Lewis Carroll, pseudonym for Charles Lutwidge Dodgson

Lewis
Carroll, pseudonym for Charles Lutwidge Dodgson
1832
1898

English Author, Mathematician, Logician, Anglican Deacon and Photographer. Best known for Alice's Adventures In Wonderland and sequel Through the Looking Glass

Author Quotes

Now, here, you see, it takes all the running you can do, to keep in the same place. If you want to get somewhere else, you must run at least twice as fast as that!

One can't believe impossible things. I daresay you haven't had much practice, said the Queen. When I was your age, I always did it for half-an-hour a day. Why, sometimes I've believed as many as six impossible things before breakfast.

Reeling and Writhing of course, to begin with,' the Mock Turtle replied, 'and the different branches of arithmetic-ambition, distraction, uglification, and derision.

Ever drifting down the stream, lingering in the golden gleam. Life, what is it but a dream?

He thought he saw a Banker's Clerk descending from the bus: He looked again, and found it was

I can?t believe THAT! said Alice. Can?t you? said the Queen in a pitying tone. Try again: draw a long breath, and shut your eyes. Alice laughed. There?s no use trying, she said, one can?t believe impossible things. I daresay you haven?t had much practice, said the Queen. When I was your age, I always did it for half-an-hour a day. Why sometimes I believed as many as six impossible things before breakfast!

I give myself very good advice, but I very seldom follow it.

I quite agree with you, said the Duchess; and the moral of that is??Be what you would seem to be??or, if you?d like it put more simply??Never imagine yourself not to be otherwise than what it might appear to others that what you were or might have been was not otherwise than what you had been would have appeared to them to be otherwise.

If everybody minded their own business, the world would go around a great deal faster than it does.

I'll try if I know all the things I used to know. Let me see: four times five is twelve, and four times six is thirteen, and four times seven is - oh dear! I shall never get to twenty at that rate!

It is a very inconvenient habit of kittens (Alice had once made the remark) that, whatever you say to them, they always purr: If they would only purr for 'yes,' and mew for 'no,; or any rule of that sort, she had said, so that one could keep up a conversation! But how can you talk with a person if they always say the same thing?

It's all his fancy, that: he hasn't got no sorrow, you know. Come on!

MAD HATTER: Would you like a little more tea? Alice: Well, I haven't had any yet, so I can't very well take more. MARCH HARE: Ah, you mean you can't very well take less. MAD HATTER: Yes. You can always take more than nothing.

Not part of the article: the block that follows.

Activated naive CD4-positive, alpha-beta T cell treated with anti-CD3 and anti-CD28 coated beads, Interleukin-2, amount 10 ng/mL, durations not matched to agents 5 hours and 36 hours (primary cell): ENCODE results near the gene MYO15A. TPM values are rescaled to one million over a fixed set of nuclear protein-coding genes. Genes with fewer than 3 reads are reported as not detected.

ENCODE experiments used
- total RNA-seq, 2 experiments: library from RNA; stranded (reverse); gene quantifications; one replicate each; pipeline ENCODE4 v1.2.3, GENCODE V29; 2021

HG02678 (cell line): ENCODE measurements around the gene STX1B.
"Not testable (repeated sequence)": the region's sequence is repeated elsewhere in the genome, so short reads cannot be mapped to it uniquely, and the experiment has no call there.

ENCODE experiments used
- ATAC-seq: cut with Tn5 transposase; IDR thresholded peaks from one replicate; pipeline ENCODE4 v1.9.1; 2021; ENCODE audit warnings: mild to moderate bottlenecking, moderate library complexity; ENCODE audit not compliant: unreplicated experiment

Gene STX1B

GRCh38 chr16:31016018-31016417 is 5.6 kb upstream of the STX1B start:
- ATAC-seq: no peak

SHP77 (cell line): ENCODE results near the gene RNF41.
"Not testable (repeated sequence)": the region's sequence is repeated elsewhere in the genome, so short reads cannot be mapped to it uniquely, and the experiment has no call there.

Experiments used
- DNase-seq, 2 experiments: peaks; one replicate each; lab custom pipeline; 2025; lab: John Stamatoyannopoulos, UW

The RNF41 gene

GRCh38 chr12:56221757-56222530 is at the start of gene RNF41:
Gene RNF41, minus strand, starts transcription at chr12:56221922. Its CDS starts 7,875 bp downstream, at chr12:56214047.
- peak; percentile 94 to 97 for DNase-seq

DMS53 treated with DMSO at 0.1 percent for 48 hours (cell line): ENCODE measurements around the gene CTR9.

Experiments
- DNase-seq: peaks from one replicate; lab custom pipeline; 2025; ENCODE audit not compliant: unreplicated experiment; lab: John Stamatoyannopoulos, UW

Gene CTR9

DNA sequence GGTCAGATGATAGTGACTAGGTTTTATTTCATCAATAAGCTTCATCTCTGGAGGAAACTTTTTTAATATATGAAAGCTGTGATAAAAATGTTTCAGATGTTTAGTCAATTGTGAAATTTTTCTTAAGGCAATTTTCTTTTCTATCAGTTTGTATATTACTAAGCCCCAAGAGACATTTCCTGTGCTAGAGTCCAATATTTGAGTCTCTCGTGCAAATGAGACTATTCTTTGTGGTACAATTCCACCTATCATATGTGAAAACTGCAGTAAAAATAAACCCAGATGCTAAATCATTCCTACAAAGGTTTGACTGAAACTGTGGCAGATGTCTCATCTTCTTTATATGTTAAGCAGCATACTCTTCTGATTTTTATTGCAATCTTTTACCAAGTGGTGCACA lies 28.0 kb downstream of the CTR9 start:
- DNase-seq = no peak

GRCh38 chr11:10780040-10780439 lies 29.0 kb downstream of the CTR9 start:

Now, what am I to do with this creature when I get it home? When it grunted again, so violently, that she looked down into its face in some alarm. This time there could be no mistake about it: it was neither more nor less than a pig, and she felt that it would be quite absurd for her to carry it any further. | So she set the little creature down, and felt quite relieved to see it trot away quietly into the wood. If it had grown up, she said to herself, it would have made a dreadfully ugly child: but it makes a rather handsome pig, I think. And she began thinking over other children she knew, who might do very well as pigs, and was just saying to herself, if one only knew the right way to change them-- when she was a little startled by seeing the Cheshire Cat sitting on a bough of a tree a few yards off.

One day Alice came to a fork in the road and saw a Cheshire cat in a tree. ?Which road do I take?? she asked. ?Where do you want to go?? was his response. ?I don?t know,? Alice answered. ?Then,? said the cat, ?it doesn?t matter.

Rule Forty-two. All persons more than a mile high to leave the court.

Every story has a moral. You just need to be clever enough to find it.

He thought he saw a Rattlesnake that questioned him in Greek: he looked again, and found it was the Middle of Next Week. 'The one thing I regret,' he said, 'Is that it cannot speak!

I can't explain myself, I'm afraid, sir,' said Alice, 'Because I'm not myself you see.

I have a fairy by my side which says I must not sleep, when once in pain I loudly cried it said You must not weep If, full of mirth, I smile and grin, It says You must not laugh when once I wished to drink some gin it said You must not quaff. When once a meal I wished to taste it said You must not bite When to the wars I went in haste it said You must not fight.What may I do? at length I cried, tired of the painful task. The fairy quietly replied, and said You must not ask. Moral: You mustn't.

I said it in Hebrew?I said it in Dutch? I said it in German and Greek; But I wholly forgot (and it vexes me much) That English is what you speak!

If he smiled much more, the ends of his mouth might meet behind, and then I don't know what would happen to his head! I'm afraid it would come off!

I'm a poor man, your majesty, the Hatter began in a weak voice, and I hadn't but just begun my tea, not more than a week or so, and what with the bread and butter so thin - and the twinkling of the tea-

It is better to be feared than loved.

It's always tea-time.

Author Picture
First Name
Lewis
Last Name
Carroll, pseudonym for Charles Lutwidge Dodgson
Birth Date
1832
Death Date
1898
Bio

English Author, Mathematician, Logician, Anglican Deacon and Photographer. Best known for Alice's Adventures In Wonderland and sequel Through the Looking Glass